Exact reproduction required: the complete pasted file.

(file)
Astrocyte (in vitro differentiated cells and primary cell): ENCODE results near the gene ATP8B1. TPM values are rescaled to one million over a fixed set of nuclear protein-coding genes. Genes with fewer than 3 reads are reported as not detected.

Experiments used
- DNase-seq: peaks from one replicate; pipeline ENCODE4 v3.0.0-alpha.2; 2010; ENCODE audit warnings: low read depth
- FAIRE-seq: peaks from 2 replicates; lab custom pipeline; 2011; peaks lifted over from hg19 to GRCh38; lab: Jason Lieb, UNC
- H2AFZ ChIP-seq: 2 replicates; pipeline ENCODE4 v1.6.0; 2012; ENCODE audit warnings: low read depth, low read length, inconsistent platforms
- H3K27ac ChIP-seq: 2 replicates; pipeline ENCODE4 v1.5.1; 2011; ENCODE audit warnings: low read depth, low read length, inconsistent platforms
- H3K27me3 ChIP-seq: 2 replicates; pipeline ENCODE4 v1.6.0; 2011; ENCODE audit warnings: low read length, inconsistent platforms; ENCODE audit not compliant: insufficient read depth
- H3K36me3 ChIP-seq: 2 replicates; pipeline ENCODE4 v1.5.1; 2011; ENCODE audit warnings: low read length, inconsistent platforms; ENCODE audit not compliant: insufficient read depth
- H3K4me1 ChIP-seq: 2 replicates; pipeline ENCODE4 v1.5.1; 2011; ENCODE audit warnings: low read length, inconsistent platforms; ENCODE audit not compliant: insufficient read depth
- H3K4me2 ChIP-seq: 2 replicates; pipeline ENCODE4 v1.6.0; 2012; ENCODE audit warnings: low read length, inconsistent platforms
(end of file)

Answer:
Astrocyte (in vitro differentiated cells and primary cell): ENCODE results near the gene ATP8B1. TPM values are rescaled to one million over a fixed set of nuclear protein-coding genes. Genes with fewer than 3 reads are reported as not detected.

Experiments used
- DNase-seq: peaks from one replicate; pipeline ENCODE4 v3.0.0-alpha.2; 2010; ENCODE audit warnings: low read depth
- FAIRE-seq: peaks from 2 replicates; lab custom pipeline; 2011; peaks lifted over from hg19 to GRCh38; lab: Jason Lieb, UNC
- H2AFZ ChIP-seq: 2 replicates; pipeline ENCODE4 v1.6.0; 2012; ENCODE audit warnings: low read depth, low read length, inconsistent platforms
- H3K27ac ChIP-seq: 2 replicates; pipeline ENCODE4 v1.5.1; 2011; ENCODE audit warnings: low read depth, low read length, inconsistent platforms
- H3K27me3 ChIP-seq: 2 replicates; pipeline ENCODE4 v1.6.0; 2011; ENCODE audit warnings: low read length, inconsistent platforms; ENCODE audit not compliant: insufficient read depth
- H3K36me3 ChIP-seq: 2 replicates; pipeline ENCODE4 v1.5.1; 2011; ENCODE audit warnings: low read length, inconsistent platforms; ENCODE audit not compliant: insufficient read depth
- H3K4me1 ChIP-seq: 2 replicates; pipeline ENCODE4 v1.5.1; 2011; ENCODE audit warnings: low read length, inconsistent platforms; ENCODE audit not compliant: insufficient read depth
- H3K4me2 ChIP-seq: 2 replicates; pipeline ENCODE4 v1.6.0; 2012; ENCODE audit warnings: low read length, inconsistent platforms